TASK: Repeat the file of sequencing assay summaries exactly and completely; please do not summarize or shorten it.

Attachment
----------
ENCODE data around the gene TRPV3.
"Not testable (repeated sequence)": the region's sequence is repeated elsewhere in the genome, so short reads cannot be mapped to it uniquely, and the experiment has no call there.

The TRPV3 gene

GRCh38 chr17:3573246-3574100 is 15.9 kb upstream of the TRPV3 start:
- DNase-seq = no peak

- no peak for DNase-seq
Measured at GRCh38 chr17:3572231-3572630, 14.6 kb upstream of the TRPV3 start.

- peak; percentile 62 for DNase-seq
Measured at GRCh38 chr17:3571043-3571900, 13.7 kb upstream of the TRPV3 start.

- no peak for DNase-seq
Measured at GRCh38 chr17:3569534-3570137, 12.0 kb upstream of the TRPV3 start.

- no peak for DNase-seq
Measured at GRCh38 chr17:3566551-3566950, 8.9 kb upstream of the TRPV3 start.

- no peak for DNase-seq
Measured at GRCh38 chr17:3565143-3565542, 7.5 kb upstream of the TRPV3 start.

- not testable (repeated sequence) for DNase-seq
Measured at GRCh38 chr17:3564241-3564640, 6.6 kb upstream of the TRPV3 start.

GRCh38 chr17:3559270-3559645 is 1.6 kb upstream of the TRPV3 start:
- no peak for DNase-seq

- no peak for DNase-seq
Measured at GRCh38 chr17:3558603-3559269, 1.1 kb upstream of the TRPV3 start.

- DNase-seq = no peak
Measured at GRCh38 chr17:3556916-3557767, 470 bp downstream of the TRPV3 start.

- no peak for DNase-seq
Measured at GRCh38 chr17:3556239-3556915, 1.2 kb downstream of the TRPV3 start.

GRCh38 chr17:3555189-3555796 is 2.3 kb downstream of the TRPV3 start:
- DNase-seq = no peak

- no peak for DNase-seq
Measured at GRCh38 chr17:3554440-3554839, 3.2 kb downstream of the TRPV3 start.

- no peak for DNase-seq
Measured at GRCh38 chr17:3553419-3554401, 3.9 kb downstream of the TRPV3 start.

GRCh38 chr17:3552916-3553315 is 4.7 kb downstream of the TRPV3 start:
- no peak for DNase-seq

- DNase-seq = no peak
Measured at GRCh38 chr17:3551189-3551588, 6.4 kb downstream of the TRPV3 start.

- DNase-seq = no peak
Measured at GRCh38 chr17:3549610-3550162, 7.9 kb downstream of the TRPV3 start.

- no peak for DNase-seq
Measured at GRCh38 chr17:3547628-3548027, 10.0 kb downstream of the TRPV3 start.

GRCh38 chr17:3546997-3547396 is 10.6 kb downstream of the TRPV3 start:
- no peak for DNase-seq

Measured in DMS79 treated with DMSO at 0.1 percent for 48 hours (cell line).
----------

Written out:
ENCODE data around the gene TRPV3.
"Not testable (repeated sequence)": the region's sequence is repeated elsewhere in the genome, so short reads cannot be mapped to it uniquely, and the experiment has no call there.

The TRPV3 gene

GRCh38 chr17:3573246-3574100 is 15.9 kb upstream of the TRPV3 start:
- DNase-seq = no peak

- no peak for DNase-seq
Measured at GRCh38 chr17:3572231-3572630, 14.6 kb upstream of the TRPV3 start.

- peak; percentile 62 for DNase-seq
Measured at GRCh38 chr17:3571043-3571900, 13.7 kb upstream of the TRPV3 start.

- no peak for DNase-seq
Measured at GRCh38 chr17:3569534-3570137, 12.0 kb upstream of the TRPV3 start.

- no peak for DNase-seq
Measured at GRCh38 chr17:3566551-3566950, 8.9 kb upstream of the TRPV3 start.

- no peak for DNase-seq
Measured at GRCh38 chr17:3565143-3565542, 7.5 kb upstream of the TRPV3 start.

- not testable (repeated sequence) for DNase-seq
Measured at GRCh38 chr17:3564241-3564640, 6.6 kb upstream of the TRPV3 start.

GRCh38 chr17:3559270-3559645 is 1.6 kb upstream of the TRPV3 start:
- no peak for DNase-seq

- no peak for DNase-seq
Measured at GRCh38 chr17:3558603-3559269, 1.1 kb upstream of the TRPV3 start.

- DNase-seq = no peak
Measured at GRCh38 chr17:3556916-3557767, 470 bp downstream of the TRPV3 start.

- no peak for DNase-seq
Measured at GRCh38 chr17:3556239-3556915, 1.2 kb downstream of the TRPV3 start.

GRCh38 chr17:3555189-3555796 is 2.3 kb downstream of the TRPV3 start:
- DNase-seq = no peak

- no peak for DNase-seq
Measured at GRCh38 chr17:3554440-3554839, 3.2 kb downstream of the TRPV3 start.

- no peak for DNase-seq
Measured at GRCh38 chr17:3553419-3554401, 3.9 kb downstream of the TRPV3 start.

GRCh38 chr17:3552916-3553315 is 4.7 kb downstream of the TRPV3 start:
- no peak for DNase-seq

- DNase-seq = no peak
Measured at GRCh38 chr17:3551189-3551588, 6.4 kb downstream of the TRPV3 start.

- DNase-seq = no peak
Measured at GRCh38 chr17:3549610-3550162, 7.9 kb downstream of the TRPV3 start.

- no peak for DNase-seq
Measured at GRCh38 chr17:3547628-3548027, 10.0 kb downstream of the TRPV3 start.

GRCh38 chr17:3546997-3547396 is 10.6 kb downstream of the TRPV3 start:
- no peak for DNase-seq

Measured in DMS79 treated with DMSO at 0.1 percent for 48 hours (cell line).